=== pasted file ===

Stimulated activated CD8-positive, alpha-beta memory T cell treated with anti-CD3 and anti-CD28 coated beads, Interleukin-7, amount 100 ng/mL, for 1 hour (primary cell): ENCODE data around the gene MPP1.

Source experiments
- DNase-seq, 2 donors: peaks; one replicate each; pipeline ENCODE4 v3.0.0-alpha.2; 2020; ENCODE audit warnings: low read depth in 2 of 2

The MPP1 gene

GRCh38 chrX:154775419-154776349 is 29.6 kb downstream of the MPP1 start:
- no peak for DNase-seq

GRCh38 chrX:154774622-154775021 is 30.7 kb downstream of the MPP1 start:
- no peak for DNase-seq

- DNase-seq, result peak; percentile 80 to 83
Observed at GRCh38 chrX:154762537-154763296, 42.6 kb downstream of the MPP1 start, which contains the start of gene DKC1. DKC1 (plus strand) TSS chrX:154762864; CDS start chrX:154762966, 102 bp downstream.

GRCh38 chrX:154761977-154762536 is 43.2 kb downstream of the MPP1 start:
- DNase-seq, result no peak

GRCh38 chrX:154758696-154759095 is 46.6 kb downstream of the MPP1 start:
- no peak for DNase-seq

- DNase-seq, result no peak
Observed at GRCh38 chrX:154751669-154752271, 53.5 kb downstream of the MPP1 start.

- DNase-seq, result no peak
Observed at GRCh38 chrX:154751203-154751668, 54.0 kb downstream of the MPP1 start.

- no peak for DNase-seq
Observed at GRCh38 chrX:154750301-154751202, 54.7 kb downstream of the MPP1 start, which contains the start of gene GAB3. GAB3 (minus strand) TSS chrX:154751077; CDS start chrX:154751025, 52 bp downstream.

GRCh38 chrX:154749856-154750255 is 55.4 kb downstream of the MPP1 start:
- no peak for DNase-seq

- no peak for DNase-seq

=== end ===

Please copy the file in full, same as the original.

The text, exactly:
Stimulated activated CD8-positive, alpha-beta memory T cell treated with anti-CD3 and anti-CD28 coated beads, Interleukin-7, amount 100 ng/mL, for 1 hour (primary cell): ENCODE data around the gene MPP1.

Source experiments
- DNase-seq, 2 donors: peaks; one replicate each; pipeline ENCODE4 v3.0.0-alpha.2; 2020; ENCODE audit warnings: low read depth in 2 of 2

The MPP1 gene

GRCh38 chrX:154775419-154776349 is 29.6 kb downstream of the MPP1 start:
- no peak for DNase-seq

GRCh38 chrX:154774622-154775021 is 30.7 kb downstream of the MPP1 start:
- no peak for DNase-seq

- DNase-seq, result peak; percentile 80 to 83
Observed at GRCh38 chrX:154762537-154763296, 42.6 kb downstream of the MPP1 start, which contains the start of gene DKC1. DKC1 (plus strand) TSS chrX:154762864; CDS start chrX:154762966, 102 bp downstream.

GRCh38 chrX:154761977-154762536 is 43.2 kb downstream of the MPP1 start:
- DNase-seq, result no peak

GRCh38 chrX:154758696-154759095 is 46.6 kb downstream of the MPP1 start:
- no peak for DNase-seq

- DNase-seq, result no peak
Observed at GRCh38 chrX:154751669-154752271, 53.5 kb downstream of the MPP1 start.

- DNase-seq, result no peak
Observed at GRCh38 chrX:154751203-154751668, 54.0 kb downstream of the MPP1 start.

- no peak for DNase-seq
Observed at GRCh38 chrX:154750301-154751202, 54.7 kb downstream of the MPP1 start, which contains the start of gene GAB3. GAB3 (minus strand) TSS chrX:154751077; CDS start chrX:154751025, 52 bp downstream.

GRCh38 chrX:154749856-154750255 is 55.4 kb downstream of the MPP1 start:
- no peak for DNase-seq

- no peak for DNase-seq